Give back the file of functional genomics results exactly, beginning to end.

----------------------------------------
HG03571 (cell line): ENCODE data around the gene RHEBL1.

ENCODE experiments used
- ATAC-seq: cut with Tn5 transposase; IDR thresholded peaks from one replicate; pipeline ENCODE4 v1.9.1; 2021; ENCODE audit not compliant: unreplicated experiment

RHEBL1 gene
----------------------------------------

HG03571 (cell line): ENCODE data around the gene RHEBL1.

ENCODE experiments used
- ATAC-seq: cut with Tn5 transposase; IDR thresholded peaks from one replicate; pipeline ENCODE4 v1.9.1; 2021; ENCODE audit not compliant: unreplicated experiment

RHEBL1 gene